On the Washington Consensus

Ritchie decides to critique the Washington Consensus.

It\’s the usual amusement from him, anything which reduces the power of the State is bad m\’kay?

But what\’s really fun is that he uses as his source document this. Which is a very good source document indeed, showing that a goodly portion of the things Ritchie complains about aren\’t in fact part of the consensus he\’s complaining about.

It also contains this lovely point:

The third interpretation of the term “Washington Consensus” uses it as a synonym
for neoliberalism or market fundamentalism. This I regard as a thoroughly objectionable
perversion of the original meaning. Whatever else the term “Washington Consensus”
may mean, it should surely refer to a set of policies that command or commanded a
consensus in some significant part of Washington, either the US government or the IFIs
or both, or perhaps both plus some other group. Even in the early years of the Reagan
administration, or during Bush 43, it would be difficult to contend that any of the
distinctively neoliberal policies, such as supply-side economics, monetarism, or minimal
government, commanded much of a consensus, certainly not in the IFIs. And it would be
preposterous to associate any of those policies with the Clinton administration. Yet most
of the political diatribes against the Washington Consensus have been directed against
this third concept, with those using the term this way apparently unconcerned with the
need to establish that there actually was a consensus in favor of the policies they love to

Which is just what Ritchie has done.

Which leads to the question: does he actually read his own source documents?

Apparently the idea of homo economicus should be buried as well. Ritchie himself links to that page BTW:

Homo economicus is seen as \”rational\” in the sense that well-being as defined by the utility function is optimized given perceived opportunities. That is, the individual seeks to attain very specific and predetermined goals to the greatest extent with the least possible cost. Note that this kind of \”rationality\” does not say that the individual\’s actual goals are \”rational\” in some larger ethical, social, or human sense, only that he tries to attain them at minimal cost.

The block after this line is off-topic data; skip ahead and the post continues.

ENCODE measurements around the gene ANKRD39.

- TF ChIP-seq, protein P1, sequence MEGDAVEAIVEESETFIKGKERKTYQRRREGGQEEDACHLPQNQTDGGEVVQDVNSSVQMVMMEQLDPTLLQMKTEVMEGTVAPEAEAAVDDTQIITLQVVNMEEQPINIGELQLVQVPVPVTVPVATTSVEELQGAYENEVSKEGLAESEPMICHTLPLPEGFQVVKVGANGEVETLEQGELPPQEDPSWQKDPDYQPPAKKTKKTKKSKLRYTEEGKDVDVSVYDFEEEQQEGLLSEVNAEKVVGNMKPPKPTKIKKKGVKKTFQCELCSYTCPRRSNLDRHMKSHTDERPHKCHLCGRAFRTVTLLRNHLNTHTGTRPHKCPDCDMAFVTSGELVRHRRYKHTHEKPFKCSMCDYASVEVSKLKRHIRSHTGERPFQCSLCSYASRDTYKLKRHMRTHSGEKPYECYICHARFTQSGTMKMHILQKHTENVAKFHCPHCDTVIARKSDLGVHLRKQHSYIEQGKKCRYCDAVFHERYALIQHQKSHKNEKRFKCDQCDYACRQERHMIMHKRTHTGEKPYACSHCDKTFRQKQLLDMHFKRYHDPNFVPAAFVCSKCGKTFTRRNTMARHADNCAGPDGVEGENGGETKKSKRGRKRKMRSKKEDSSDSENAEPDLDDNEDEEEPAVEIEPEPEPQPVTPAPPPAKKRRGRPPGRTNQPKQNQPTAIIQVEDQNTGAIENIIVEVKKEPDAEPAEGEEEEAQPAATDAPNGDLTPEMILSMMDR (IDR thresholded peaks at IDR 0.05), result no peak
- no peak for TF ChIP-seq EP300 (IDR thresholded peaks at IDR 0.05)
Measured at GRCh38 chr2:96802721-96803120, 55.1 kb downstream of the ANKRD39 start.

I find it very hard indeed to understand why we\’d want to junk that description of human beings. Can someone explain it to me please?

3 thoughts on “On the Washington Consensus”

  1. Actually, one of my facourite ideas is that of revealed preference — that one cannot possibly speculate on what someone else values and wants. One cannot even ask them about it (for they may prefer to be considered to prefer A over B whilst secretly selecting B over A). The only way you’ll ever find out is by observing their choice between A and B.

    It’s one of those delightful ideas that restores my hope that someone may one day complete the work the Austrians started and develop a full praxeology of human action.

  2. yes, and also that many components of the Washington Consensus, that we are constantly told has “failed” etc. are in fact still part of a consensus that includes left-leaning economists like Stiglitz and Rodrik. Williamson on that point, here.

    One thing that puzzles me about the “homo-economicus” arguments, is that people like Richard appear to take it as some killer point that utterly undermines the whole mainstream economic project. Now I think it’s true that people do things that are not captured by the basic economic notions of rationality*, but while taking this into account may modify the conclusions in some bits of economics, I don’t see it as terribly far reaching. The big names in this field (say, Sam Bowles) still sign up to a lot of very standard economics. More of a worry, I think, are models that rely on a very strong notion of rationality to drive their results, but as with all modeling you have to understand where you results are coming from and assess assumptions on that basis. It might be perfectly valid to criticize theoretical results on those grounds, but again, most of economics would survive weaker assumptions about rationality.

    * for example, we can explain many things (e.g. “altruistic punishment”) by appeal to some story about enlightened self-interest in a “repeated game” setting, that allow us to reach some superior payoff (think, prisoner’s dilemma games, where a social norm of “co-operate” achieves a better outcome) but there’s evidence people tend to adhere to social norms, etc. more strongly that can really be rationalised by economics style rationality

  3. What is, I hope, very obvious is just how badly flawed the recommendations were and just how badly things have turned out.

    TR-UK may be on to something here.

    If we unpack this just a bit more we find that it is not the ideas themselves which are the problem with the Washington Consensus, it is the wrong-headed implementation of the ideas (per R. Murphy).

    The wrong-headed implementation of the ideas being carried out by the only known force for good ever (per R. Murphy), government.

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